When the dramatic Italian ballerina Virginia Zucchi played the heroine in Marius Petipa’s The Pharaoh’s Daughter,
23 years after the ballet’s 1862 premiere, she removed her crown and disordered her hair as the result of a close call with a lion. Petipa scolded her: A princess should never appear without her crown. One wonders what he would have made of Pierre Lacotte’s mounting of his largely lost extravaganza, in which the chaste Aspicia’s tutus reveal her panties every time she lifts a leg immodestly high, and drama is skimped to the extent that key moments in the plot occur in haste or behind hordes of dancers.
This was Petipa’s first large-scale ballet, and can charitably be seen as a transition between the dramatic naturalism of Jules Perrot (under whom he had worked) and his own great symphonic works like
The Sleeping Beauty; it owes much to the then St. Petersburg ballet master Arthur Saint-Léon, who aimed to match the tsarist court in terms of splendor. The scenario, inspired by a Théophile Gautier tale, is itself laid in a palace: A British explorer enters an ancient pharaoh’s domain in an opium dream and, as Ta-Hor, wins the hand of the princess after escapades involving her jealous fianc
é, her presumed suicide by drowning, and Ta-Hor’s near execution by a large fake cobra.
Lacotte has successfully re-created several lost ballets. Here he cut a five-hour work down to less than three, patching Cesare Pugni’s music together and causing the story to jolt along, wedding caked with dancing and processions. Only scraps of the original choreography remained, but Lacotte has credentials in Petipa, via his Paris teacher Lyubov Egorova. He understands well the interplay of intricate footwork, jumps, and adagio moments. The first act effectively mingles leaping hunters and huntresses with an elegant pas de deux, which includes a fine side-by-side passage of rapid leaps and beats for the lovers. There’s a charming solo for Aspicia in their second-act duet (her father and the hated fiancé, the king of Nubia, fail to notice this rapturous meeting) and an even more interesting solo (Petipa’s) for her Nubian slave, variations for six court ladies and gentlemen, solos for three female rivers when Aspicia lands unharmed in Neptune’s kingdom, and more—framed by a constantly changing array of corps members in various “Egyptian” costumes and updated 19th-century ballet duds (too many of both white).
As Aspicia, Svetlana Zakharova is a gorgeous, limber, fluid creature but not yet a convincing actress. Her Ta-Hor, Nikolai Tsiskaridze, is slightly tight in the shoulders but most impressive at spins and beats. Anastasia Yatsenko as a fisherman’s wife and Maria Alexandrova as the slave Ramzé danced wonderfully, as did the three “rivers,” Ekaterina Krysanova, Ekaterina Shipulina, and Olga Stebletsova, and many others.
Another Bolshoi revival, The Bright Stream, is a happy ballet with an unhappy history. Choreographed by Fyodor Lopukhov in 1935, it did not not portray life on a collective farm as Stalin wished. The esteemed pedagogue Agrippina Vaganova denounced its use of a classical ballet vocabulary uncolored by character or regional differences. Lopukhov shortly lost his job and didn’t make a ballet for six years; the librettist, Adrian Piotrovsky, was sent to a gulag, and Dmitri Shostakovich, sadly, never wrote another ballet score.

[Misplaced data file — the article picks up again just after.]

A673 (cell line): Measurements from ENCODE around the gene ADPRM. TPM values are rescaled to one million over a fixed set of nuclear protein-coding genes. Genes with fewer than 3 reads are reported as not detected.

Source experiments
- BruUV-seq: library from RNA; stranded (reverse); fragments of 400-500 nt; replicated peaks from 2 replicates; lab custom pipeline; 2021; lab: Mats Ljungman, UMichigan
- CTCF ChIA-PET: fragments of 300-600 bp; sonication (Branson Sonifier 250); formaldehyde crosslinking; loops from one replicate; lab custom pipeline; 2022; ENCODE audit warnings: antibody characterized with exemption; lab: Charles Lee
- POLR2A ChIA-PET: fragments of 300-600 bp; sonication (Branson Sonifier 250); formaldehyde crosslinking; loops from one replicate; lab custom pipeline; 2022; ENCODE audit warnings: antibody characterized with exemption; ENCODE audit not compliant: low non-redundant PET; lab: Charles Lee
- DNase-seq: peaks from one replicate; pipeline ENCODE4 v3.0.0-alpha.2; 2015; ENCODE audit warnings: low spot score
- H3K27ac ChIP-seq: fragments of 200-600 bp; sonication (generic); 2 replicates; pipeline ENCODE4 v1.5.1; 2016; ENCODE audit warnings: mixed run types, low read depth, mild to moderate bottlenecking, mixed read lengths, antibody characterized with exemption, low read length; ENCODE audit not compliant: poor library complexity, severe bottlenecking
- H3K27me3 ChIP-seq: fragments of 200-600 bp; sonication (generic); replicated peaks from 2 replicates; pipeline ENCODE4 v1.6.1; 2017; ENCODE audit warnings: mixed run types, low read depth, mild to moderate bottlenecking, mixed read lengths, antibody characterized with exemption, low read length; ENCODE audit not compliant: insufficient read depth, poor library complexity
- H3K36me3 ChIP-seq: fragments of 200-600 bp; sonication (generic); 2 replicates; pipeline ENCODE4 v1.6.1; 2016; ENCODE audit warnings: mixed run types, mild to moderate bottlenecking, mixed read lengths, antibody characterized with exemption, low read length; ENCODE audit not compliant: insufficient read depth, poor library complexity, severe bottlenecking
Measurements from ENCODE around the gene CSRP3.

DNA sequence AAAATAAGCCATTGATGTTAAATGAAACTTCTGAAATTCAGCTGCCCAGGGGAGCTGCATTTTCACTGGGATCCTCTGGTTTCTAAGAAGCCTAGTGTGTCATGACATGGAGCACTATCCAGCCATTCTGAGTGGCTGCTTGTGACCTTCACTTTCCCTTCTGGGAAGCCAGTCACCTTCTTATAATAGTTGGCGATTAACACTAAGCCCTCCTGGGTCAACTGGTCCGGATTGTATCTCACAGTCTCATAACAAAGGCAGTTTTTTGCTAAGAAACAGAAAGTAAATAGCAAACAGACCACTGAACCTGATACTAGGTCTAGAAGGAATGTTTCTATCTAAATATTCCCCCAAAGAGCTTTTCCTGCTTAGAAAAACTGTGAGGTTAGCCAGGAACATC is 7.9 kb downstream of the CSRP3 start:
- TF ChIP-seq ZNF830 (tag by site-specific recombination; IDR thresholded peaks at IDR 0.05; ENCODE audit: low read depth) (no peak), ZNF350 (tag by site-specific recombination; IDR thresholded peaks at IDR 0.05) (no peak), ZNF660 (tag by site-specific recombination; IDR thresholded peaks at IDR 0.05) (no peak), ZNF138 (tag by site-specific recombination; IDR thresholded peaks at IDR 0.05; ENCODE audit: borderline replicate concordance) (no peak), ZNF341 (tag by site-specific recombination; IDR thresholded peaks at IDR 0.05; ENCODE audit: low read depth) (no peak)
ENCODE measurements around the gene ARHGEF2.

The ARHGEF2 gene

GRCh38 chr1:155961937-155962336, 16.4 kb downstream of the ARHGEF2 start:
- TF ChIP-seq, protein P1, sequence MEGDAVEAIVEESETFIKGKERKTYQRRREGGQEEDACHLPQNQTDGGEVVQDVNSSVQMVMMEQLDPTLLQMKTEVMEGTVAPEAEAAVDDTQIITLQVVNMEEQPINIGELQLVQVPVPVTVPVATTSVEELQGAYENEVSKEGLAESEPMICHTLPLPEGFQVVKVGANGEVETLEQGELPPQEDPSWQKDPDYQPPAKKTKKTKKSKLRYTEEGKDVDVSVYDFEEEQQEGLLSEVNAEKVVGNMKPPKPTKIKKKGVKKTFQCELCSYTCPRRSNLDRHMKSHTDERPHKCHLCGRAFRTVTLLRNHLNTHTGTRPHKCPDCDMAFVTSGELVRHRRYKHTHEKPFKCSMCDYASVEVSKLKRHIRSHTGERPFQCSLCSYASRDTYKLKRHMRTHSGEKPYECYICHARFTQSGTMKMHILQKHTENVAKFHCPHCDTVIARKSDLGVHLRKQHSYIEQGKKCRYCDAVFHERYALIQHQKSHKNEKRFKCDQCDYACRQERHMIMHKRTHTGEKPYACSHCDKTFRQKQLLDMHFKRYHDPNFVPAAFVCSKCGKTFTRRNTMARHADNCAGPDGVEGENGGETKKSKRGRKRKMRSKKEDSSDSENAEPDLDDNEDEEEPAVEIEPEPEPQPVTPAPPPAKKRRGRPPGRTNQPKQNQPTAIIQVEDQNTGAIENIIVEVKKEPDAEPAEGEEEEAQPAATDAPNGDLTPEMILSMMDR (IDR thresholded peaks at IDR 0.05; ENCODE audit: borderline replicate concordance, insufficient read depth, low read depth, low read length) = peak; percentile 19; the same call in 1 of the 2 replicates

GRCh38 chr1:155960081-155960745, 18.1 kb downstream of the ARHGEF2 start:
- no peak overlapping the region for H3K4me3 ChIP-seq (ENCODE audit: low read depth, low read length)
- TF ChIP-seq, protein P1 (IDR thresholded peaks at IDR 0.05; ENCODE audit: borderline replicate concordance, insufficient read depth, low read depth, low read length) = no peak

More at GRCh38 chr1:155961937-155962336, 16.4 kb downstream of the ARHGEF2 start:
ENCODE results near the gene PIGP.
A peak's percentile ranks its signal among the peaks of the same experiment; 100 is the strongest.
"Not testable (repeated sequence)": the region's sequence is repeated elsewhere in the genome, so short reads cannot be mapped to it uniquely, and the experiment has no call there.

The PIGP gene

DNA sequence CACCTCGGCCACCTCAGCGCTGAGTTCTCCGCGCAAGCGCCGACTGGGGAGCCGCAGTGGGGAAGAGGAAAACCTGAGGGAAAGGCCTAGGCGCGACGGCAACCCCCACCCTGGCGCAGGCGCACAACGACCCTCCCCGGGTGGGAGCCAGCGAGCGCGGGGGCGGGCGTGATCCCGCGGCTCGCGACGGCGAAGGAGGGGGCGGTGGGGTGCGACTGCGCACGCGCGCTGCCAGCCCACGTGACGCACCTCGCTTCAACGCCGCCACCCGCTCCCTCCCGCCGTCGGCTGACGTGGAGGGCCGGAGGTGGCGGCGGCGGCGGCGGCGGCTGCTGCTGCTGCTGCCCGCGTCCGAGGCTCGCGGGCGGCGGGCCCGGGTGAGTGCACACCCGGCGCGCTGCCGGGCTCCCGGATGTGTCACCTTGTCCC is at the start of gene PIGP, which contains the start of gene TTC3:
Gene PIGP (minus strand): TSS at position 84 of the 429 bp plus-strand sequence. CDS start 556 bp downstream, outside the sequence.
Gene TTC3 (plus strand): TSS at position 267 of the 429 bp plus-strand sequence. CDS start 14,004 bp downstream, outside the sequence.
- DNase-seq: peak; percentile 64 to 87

The comic scenario is age-old: Philandering husbands and flirty wives are taught a lesson involving disguised spouses (or other tricksters) and end up appreciating the grass on their side of the fence. Complications arise when the government, rewarding productivity (six-foot vegetables!), sends two ballet dancers and a phonograph for harvest entertainment. Shostakovitch’s overture offers heroic bombast and idealistic harmonies, but once Boris Messerer’s curtain (hammer and sickle, slogans in Cyrillic) rises, it’s evident that Bolshoi director Alexei Ratmansky’s new version of
The Bright Stream veers far from socialist realism. Although most scenes end with poster-ready tableaux, the philandering agricultural student’s shirt sparkles subtly, and the farm women wear floral prints to die for. Regional dances hew to the music’s waltzes and polkas, and despite some modern choreographic kinks, fouettés and the like abound.
Occasionally the ensemble looks featureless, and Ratmansky’s choreography can be unmusical, but his direction is astute. Notable in the July 27 cast was Gennady Yanin as an accordion player showing off his dance chops to impress a schoolgirl, choreography and music sliding from sensuous gypsy mode to jazzy tango to circusy brass. As the alluring visiting ballerina, Shipulina was wonderful both in a duet with the “betrayed” wife Zina (Yatsenko), once a ballet student, as they reminisce on pointe about their early classes, and later disguised as her male dance partner to fool the besotted, big-assed wife of a “dacha dweller.” Yatsenko was especially lovely when, masquerading as the ballerina, she danced with her own husband (the excellent Rinat Arifulin)—furious at him yet loving his attentions. The wittiest encounter occurred between the matron’s tall, skinny old husband (Alexey Loparevitch) and the visiting male dancer in sylph drag. Ratmansky, once a member of the Royal Danish Ballet, is well versed in
Sylphide style, and Yan Godovsky dances and mimes the elusive female beautifully and hilariously.
Dusting off forgotten works has its rewards. And its dangers.